Texas History 101

The northeast town of Hawkins remembers one of its small-town girls.

IN 1911 LILLIAN RICHARD WAS A girl leaving home: a twenty-year-old saying good-bye to her parents, eleven siblings, and duties on the family farm; a young African American leaving her small northeast Texas town of Hawkins for the call of the big city. Of course, she took with her that standard girl-leaving-home dream to make it, never knowing that the legacy she was embarking upon would one day be the lure to draw travelers to the town she was now departing.

Richard landed in Dallas and soon accepted employment with Quaker Oats as one of several black women who dressed as the iconic Aunt Jemima to peddle pancakes. Aunt Jemima is said to be based on a character from a Missouri minstrel show seen by two entrepreneurs who were honing their pancake recipe in 1889. Quaker Oats acquired the Aunt Jemima trademark in 1926 and revived the portrayals in the thirties. “She was acting, singing, telling them how good it was,” Richard’s niece Jewel R. McCalla, who once saw her aunt’s demonstration in Mineola, told the Houston Chronicle in 1996. “She carried a lot of friends. I guess that’s what got her into the pancake business.”

After 36 years in the business (she played the role from 1911 to 1947), Richard returned to her birthplace, settling in until she passed in 1956. Buried with her in the Fouke Cemetery is much of the anecdotal history of her time as the face of Aunt Jemima, but in a 1994 newspaper article, McCalla revitalized her aunt’s legacy. Capitalizing on this homegrown “celebrity,” the local chamber of commerce urged Dallas senator David Cain to work the wheels of the 1995 Legislature and declare Hawkins the “Pancake Capital of Texas.”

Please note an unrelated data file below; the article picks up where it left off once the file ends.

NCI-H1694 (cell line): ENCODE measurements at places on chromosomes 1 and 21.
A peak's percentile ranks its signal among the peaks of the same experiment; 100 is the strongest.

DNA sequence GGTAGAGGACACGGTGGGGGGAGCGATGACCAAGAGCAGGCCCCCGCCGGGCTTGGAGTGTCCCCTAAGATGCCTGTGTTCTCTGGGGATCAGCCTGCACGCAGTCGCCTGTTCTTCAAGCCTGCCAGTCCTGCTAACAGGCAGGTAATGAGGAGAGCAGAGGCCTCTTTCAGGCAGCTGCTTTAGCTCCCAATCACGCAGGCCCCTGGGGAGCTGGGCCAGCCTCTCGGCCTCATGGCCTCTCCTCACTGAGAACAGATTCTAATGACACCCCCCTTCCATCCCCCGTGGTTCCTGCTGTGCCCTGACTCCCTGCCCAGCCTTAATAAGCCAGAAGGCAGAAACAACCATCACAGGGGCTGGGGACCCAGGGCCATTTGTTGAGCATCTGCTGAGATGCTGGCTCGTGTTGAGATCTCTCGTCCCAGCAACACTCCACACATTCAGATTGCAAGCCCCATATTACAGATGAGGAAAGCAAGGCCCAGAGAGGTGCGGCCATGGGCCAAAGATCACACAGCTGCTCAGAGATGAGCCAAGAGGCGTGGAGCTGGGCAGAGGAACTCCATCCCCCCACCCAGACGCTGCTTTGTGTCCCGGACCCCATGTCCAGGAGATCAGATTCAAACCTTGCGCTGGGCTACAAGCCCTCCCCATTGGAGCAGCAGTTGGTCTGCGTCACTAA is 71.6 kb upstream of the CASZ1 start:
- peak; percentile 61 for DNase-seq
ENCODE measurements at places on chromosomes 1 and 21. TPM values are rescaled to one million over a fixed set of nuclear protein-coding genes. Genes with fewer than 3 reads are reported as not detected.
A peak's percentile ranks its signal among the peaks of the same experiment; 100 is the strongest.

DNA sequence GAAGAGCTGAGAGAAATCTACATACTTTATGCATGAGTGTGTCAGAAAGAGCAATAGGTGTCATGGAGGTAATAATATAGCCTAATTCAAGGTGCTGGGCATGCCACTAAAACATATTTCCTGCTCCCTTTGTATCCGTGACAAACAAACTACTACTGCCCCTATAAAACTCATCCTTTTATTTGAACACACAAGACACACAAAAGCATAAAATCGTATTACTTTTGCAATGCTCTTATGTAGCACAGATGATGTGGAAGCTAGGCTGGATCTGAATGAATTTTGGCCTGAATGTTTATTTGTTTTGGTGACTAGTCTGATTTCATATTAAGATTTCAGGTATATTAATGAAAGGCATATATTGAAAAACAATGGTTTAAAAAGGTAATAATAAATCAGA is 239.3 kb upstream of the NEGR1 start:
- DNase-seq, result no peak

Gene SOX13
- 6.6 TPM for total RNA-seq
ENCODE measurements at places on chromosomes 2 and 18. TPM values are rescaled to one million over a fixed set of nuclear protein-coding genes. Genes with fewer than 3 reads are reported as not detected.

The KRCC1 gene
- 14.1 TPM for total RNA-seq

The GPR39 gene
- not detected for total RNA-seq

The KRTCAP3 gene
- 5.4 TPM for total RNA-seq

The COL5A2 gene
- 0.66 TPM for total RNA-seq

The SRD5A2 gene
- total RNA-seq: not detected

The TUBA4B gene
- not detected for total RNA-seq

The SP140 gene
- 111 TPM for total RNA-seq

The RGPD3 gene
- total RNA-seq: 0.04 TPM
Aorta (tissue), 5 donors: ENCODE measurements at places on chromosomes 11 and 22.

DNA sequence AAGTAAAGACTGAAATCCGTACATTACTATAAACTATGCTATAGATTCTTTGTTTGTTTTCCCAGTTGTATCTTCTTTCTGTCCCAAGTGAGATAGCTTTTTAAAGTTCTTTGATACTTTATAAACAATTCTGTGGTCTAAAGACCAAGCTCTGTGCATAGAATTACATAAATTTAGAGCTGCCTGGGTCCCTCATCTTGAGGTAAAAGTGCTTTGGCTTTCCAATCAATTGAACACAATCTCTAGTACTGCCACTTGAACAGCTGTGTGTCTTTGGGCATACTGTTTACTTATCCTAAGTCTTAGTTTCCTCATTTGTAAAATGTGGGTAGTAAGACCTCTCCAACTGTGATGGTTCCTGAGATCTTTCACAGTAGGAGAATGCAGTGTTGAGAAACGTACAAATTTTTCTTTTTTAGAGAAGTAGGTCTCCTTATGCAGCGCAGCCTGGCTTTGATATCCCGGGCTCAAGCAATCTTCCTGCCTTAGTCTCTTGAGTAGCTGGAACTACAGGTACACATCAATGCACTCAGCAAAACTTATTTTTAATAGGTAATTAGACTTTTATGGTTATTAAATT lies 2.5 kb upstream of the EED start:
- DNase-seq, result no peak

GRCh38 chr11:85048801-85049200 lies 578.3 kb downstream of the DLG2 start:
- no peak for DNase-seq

Legend has it that Hawkins’ namesake is a construction worker, a Mr. Hawkins who one day, while helping to ready the fertile Wood County area for incoming families, carved his name into a tree. In 1873 the area’s 250 residents queried Washington, D.C., for a post office, which in turn requested a town name. The applicants turned to the etched-in tree, and Hawkins has been Hawkins ever since.

In 1940 Hawkins’ population rocketed into the quadruple digits courtesy of an oil boom. So thankful is the town (now with more than 1,300 residents), that every October it celebrates with an Oil Festival. Still, it’s Lillian Richard’s work that Hawkins is currently touting. Who knew a young girl leaving home would leave such a legacy.

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